History ECSS Kajo-Keji

History of Episcopal Church of South Sudan in Kajo-Keji

CMS Missionaries 1929-1945
(0) The mission station in Kajo-Keji was opened by Rev. Paul O’Bryan GIBSON who was based in Yei. This happen as a result of an invitation from Busu, who was one of the chiefs of the area. This chief had requested the District Commissioner of Yei to send a missionary to Kajo-Keji to open schools there. Gibson came to open Kajo-Keji Station in February 1929. Two teachers from the Nugent School in Loka were left in charge.

(1) In December 1929, Rev. William Lee Mather GIFF (with his wife Agnes) was the first CMS missionary posted in Kajo-Keji. He left in December 1931 to fill a vacancy at the Nugent school in Loka.

In February 1931 teacher Paulo Laka was appointed to the school in Kajo-Keji (minutes of Education Committee).

(2) Then followed Rev. Herbert Gordon SELWYN with his family in 1931. They left because of medical reasons in November 1932.

(3) Rev. Frederick James FINCH (DoB: 27 January 1901) was the third missionary. He came in January 1933. Their daughter Sheila Ann died of malaria in 1939. The Finch family left Kajo-Keji in December 1939.

Rev. Finch trained the first Kuku students who became teachers. These were Elia Mononyi Mulukwat, Lazaro Tongu Kajonyiri, Yosepa Kiri Abe, Solomona Kenyi Monojasuk and Daudi Lodiong.

(4) The last missionary who live in Kajo-Keji was William Dermot KERR (1907-1975). He was in Kajo-Keji from 1940 to 1945.

The following teachers had become lay-readers: Lazaro Tongu Kajonyiri, Yosepa Kiri Abe, Solomona Monojasuk; Yoane Ka’de Soma. Rev. Kerr developed the Romogi Mission and the CMS work expanded rapidly and village churches were opened in Mosiko, Kinyiba, Kudaji, Munuje (Pamoju), Lire, Godoru, Rodo, Leikor, Liwolo, Loggu, Longira, Tuko (Kala).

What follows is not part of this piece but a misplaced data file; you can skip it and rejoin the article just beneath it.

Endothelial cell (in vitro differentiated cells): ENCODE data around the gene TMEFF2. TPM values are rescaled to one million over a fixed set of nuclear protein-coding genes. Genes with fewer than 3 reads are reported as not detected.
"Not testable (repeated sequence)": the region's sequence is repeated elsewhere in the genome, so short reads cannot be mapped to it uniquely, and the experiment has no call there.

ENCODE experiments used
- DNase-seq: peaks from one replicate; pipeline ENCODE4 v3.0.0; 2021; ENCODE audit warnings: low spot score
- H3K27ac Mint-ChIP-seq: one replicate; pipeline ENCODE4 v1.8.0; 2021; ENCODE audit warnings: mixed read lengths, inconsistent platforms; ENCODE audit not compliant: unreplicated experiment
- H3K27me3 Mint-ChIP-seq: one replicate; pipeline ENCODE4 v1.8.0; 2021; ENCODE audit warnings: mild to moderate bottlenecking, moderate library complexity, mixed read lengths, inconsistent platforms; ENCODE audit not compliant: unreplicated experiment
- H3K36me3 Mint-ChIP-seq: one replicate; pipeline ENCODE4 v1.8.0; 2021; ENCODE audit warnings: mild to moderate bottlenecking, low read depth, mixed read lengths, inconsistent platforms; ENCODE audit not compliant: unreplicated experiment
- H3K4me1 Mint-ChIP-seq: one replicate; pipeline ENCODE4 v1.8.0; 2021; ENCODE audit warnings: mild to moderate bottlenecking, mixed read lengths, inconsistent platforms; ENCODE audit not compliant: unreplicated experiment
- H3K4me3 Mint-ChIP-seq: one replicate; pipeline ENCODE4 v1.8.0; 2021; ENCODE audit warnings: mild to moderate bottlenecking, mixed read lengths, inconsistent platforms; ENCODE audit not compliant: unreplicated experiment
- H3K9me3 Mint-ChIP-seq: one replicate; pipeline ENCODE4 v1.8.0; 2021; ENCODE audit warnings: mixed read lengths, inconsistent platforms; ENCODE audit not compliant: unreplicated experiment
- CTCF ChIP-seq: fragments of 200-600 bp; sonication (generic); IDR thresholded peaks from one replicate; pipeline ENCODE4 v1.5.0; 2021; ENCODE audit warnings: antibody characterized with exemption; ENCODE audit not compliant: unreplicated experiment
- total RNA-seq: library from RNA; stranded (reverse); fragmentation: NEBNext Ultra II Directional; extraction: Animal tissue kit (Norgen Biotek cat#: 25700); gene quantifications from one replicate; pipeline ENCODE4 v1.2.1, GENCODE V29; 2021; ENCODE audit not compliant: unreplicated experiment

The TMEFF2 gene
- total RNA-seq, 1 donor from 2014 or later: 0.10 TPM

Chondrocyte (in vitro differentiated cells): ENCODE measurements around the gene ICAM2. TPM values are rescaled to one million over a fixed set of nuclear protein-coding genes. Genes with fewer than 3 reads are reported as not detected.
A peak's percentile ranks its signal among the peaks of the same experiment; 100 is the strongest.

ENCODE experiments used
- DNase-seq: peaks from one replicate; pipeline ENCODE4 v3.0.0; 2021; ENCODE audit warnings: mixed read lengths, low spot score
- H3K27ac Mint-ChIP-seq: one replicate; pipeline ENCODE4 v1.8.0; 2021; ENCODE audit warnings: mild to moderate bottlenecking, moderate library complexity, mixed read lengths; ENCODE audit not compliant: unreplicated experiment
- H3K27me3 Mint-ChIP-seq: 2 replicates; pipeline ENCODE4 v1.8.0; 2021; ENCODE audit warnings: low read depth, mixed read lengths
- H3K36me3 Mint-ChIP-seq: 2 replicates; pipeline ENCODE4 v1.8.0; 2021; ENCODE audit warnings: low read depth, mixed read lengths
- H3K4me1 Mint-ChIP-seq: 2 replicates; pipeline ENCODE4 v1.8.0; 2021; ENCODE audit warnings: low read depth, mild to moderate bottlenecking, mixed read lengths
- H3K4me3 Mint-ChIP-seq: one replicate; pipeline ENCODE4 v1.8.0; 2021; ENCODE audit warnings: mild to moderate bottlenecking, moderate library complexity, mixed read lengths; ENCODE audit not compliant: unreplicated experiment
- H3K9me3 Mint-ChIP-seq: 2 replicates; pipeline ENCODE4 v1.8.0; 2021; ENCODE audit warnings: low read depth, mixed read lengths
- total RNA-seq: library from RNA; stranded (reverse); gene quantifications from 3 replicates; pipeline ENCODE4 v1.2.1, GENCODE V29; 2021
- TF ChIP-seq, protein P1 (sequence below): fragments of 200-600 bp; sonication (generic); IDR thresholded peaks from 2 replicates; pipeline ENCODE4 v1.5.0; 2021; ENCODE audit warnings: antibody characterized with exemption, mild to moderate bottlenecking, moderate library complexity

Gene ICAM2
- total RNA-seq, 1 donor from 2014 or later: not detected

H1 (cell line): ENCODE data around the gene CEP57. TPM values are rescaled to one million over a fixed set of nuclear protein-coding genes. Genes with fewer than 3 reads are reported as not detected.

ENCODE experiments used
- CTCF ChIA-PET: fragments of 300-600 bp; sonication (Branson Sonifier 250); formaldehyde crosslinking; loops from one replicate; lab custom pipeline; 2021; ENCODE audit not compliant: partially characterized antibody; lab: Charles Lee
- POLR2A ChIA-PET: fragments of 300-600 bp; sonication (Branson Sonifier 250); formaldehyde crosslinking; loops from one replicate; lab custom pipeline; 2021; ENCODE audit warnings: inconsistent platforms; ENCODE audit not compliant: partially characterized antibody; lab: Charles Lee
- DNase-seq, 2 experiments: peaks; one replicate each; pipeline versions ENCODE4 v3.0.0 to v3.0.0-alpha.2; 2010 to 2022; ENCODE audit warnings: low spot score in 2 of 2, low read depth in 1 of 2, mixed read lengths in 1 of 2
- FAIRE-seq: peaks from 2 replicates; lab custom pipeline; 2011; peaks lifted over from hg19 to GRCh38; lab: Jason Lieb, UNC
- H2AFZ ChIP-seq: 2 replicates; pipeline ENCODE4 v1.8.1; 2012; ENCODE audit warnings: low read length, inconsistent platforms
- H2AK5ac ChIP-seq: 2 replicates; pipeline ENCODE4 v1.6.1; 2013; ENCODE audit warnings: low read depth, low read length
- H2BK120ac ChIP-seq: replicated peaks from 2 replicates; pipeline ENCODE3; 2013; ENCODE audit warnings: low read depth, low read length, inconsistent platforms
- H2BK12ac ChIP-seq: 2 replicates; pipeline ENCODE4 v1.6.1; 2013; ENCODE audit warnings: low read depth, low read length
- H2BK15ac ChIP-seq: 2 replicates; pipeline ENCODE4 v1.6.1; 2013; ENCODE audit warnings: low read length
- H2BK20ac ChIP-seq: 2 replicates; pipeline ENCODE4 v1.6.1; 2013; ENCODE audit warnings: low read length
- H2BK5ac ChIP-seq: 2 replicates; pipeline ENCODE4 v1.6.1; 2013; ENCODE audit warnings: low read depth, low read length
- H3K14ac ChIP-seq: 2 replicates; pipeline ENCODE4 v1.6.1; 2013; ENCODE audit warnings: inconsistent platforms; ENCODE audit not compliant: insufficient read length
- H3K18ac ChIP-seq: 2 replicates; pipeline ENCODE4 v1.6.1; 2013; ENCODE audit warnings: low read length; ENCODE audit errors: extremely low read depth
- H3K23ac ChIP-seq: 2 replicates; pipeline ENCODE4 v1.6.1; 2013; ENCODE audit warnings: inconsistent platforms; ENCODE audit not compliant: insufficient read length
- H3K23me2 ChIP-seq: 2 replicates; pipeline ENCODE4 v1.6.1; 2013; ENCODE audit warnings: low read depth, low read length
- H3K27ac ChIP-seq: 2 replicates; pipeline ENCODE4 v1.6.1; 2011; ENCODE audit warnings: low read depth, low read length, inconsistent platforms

The Diocese of Kajo-Keji was established on 24 September 1986. The diocese has 8 archdeaconries, 17 deaneries and 57 parishes. Out of a population of about 197,000 (2008 census), over 75% are estimated to be ECS members (Source: Diocese Kajo-Keji, 2011).

Sources:
* Own research in CMS archives (June-July 2016)
* Samuel E. Kayanga, and Andrew Wheeler (eds.), But God Is Not Defeated, Celebrating the Centenary of The Episcopal Church of The Sudan, 1899 – 1999, Nairobi, Kenya: Pauline Publications Africa, 1999.
* Rev. Canon Dr. Oliver M. Duku, A History of the Church in Kajo-Keji, The Gospel comes to the ‘Dreamland’, Khartoum, New Day Publishers, 2001.
* Church and Growth in Kajo-Kaji since the coming of the missionaries (Historical Documentation), unpublished report, Juba, 1987.

[This is a work in progress]

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